iron-veneer-suppliesSimply cut the edging to size, place it on the edge of the wood, and use an iron (yes, iron!) to adhere it to the wood. wood-veneer-edgingIt doesn’t take long for it to adhere and it instantly looks amazing. If yours is a little long or too wide, just shave it off using a utility knife.

utility-knifeSTEP 3: Sand down the wood. I used a medium grit sanding block to sand the wood and make it as smooth as possible. Be sure to do the edges as well. Once it’s nice and smooth, dust it off using a rag or tack cloth.

minwax-wood-conditionerSTEP 4: Condition your wood. This just entails brushing on some wood conditioner in the direction of the grain of the wood. The plywood happily soaked this up. Allow 2 hours before staining (and as always, check the directions on the back of your can).

minwax-jacobean-stainSTEP 5: Stain the wood. We went with the color “Jacobean” to match our wood floors. Just use a rag and spread it out evenly over the wood.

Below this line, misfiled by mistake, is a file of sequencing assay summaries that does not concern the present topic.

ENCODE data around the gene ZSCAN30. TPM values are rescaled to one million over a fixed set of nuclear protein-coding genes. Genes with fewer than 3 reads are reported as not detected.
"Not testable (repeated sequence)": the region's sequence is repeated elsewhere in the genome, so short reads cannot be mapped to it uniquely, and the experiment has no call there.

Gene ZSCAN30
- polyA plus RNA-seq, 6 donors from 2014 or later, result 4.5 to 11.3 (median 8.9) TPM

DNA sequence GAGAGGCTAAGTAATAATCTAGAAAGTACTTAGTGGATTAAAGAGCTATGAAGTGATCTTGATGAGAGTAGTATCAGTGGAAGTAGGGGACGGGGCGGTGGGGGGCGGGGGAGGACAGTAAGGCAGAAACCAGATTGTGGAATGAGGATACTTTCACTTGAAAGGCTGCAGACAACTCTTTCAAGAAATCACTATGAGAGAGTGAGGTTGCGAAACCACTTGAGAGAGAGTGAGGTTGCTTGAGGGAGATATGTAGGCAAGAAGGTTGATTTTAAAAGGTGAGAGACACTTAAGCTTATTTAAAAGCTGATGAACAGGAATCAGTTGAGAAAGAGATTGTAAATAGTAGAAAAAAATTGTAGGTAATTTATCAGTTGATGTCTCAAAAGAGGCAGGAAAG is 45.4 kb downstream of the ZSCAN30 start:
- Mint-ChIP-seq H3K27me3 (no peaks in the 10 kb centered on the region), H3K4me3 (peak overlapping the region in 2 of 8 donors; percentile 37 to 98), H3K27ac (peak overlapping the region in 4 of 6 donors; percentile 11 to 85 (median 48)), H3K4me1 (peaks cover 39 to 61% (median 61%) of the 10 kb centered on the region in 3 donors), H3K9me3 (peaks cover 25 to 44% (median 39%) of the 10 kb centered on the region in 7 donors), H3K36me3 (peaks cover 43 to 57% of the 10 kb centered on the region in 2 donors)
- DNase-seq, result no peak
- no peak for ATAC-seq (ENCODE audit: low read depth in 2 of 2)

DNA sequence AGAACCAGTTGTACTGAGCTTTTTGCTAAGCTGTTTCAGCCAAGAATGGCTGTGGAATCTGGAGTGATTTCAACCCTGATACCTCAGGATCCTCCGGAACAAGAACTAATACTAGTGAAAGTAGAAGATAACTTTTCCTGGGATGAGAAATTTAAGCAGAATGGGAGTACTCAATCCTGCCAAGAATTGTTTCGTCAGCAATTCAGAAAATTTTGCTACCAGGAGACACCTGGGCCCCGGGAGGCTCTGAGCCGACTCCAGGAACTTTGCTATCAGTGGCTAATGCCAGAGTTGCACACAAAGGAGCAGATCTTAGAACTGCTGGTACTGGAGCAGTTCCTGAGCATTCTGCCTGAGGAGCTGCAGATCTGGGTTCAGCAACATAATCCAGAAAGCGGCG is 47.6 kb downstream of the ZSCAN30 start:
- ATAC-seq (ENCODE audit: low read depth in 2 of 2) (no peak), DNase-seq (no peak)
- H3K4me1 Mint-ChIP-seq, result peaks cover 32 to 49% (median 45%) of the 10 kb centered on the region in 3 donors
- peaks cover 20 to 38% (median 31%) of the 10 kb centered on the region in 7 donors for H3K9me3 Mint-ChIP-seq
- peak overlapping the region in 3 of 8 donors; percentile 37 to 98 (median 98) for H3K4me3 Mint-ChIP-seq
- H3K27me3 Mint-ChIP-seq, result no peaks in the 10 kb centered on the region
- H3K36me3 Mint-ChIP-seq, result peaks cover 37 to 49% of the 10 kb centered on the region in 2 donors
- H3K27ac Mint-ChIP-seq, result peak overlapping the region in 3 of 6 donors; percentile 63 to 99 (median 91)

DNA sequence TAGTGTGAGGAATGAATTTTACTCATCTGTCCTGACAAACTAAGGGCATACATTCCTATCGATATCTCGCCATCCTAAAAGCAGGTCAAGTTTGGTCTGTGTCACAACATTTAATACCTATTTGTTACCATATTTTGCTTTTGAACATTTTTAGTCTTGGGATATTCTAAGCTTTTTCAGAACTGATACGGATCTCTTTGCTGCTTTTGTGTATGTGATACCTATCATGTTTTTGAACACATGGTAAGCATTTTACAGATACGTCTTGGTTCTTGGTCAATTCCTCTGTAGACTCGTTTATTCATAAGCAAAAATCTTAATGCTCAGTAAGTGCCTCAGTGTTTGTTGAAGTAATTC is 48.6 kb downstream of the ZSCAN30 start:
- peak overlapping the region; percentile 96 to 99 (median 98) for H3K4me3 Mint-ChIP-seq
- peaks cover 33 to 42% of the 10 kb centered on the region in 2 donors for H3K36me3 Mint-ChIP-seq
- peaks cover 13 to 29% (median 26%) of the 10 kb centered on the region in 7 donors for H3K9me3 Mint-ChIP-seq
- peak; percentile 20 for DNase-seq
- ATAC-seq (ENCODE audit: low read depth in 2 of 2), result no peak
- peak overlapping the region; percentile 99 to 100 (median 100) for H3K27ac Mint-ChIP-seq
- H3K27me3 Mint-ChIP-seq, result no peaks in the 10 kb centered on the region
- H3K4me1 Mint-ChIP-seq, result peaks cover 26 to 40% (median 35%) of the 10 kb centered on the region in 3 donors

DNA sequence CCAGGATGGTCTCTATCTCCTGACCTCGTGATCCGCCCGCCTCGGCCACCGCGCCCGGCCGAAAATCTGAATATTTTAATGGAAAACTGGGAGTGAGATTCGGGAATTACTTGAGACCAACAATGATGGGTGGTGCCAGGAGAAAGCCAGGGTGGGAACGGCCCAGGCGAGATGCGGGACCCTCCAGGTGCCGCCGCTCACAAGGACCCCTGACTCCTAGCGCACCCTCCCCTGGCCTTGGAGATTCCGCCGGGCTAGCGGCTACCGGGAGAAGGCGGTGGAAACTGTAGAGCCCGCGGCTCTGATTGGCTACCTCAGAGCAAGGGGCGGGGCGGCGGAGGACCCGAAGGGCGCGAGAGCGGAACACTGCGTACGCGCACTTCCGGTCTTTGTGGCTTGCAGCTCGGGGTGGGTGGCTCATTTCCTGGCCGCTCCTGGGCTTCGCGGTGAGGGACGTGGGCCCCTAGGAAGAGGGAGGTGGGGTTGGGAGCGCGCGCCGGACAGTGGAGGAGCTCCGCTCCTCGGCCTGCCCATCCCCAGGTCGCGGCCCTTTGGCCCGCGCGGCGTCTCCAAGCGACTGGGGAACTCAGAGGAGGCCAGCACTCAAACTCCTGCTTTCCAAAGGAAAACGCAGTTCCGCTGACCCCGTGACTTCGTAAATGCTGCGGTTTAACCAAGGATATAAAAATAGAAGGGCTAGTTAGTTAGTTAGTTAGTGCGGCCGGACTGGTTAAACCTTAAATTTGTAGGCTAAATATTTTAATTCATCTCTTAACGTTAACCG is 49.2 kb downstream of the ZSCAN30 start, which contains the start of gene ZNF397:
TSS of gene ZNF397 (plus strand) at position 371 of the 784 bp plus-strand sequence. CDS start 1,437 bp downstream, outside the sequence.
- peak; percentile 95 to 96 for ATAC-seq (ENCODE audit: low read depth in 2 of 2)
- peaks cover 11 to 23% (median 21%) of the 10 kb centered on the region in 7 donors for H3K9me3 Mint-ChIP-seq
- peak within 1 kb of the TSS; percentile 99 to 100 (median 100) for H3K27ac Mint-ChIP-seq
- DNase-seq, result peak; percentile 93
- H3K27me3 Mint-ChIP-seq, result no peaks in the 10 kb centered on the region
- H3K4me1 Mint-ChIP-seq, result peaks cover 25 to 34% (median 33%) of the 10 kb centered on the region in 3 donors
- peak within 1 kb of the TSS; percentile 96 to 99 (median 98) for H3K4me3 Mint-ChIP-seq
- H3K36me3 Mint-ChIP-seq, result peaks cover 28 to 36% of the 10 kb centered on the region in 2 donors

stained-plywoodThen take a clean rag and go over all of it to make sure there isn’t a buildup of too much stain on there anywhere.

polycrylic-finishSTEP 6: I let the stain dry overnight, and the next day I got to sealing it. I used a water-based polycrylic for this step. Be sure to use a nice brush, and simply dip it into the poly and apply to the wood. Don’t overbrush it. Once I applied the poly, the wood looked much more vibrant & polished. I was loving it.

You’ll want to do at least 3 coats of the polycrylic and you need to wait 2 hours in between, and also give it a light sanding too. So make sure you do it on a day when you’re home so you can keep tending to your wood. I went back and forth to the garage so many times when I was working on it, but it was well worth it.

STEP 7: Bring your wood to your cabinets and get ready to install it!


This is where things went all wrong for me. When calculating the measurements for the 3 pieces of wood, I failed to include the width of the doors. So the cabinets were actually 15.5 inches deep…not 14.75 inches like I originally calculated. FAIL.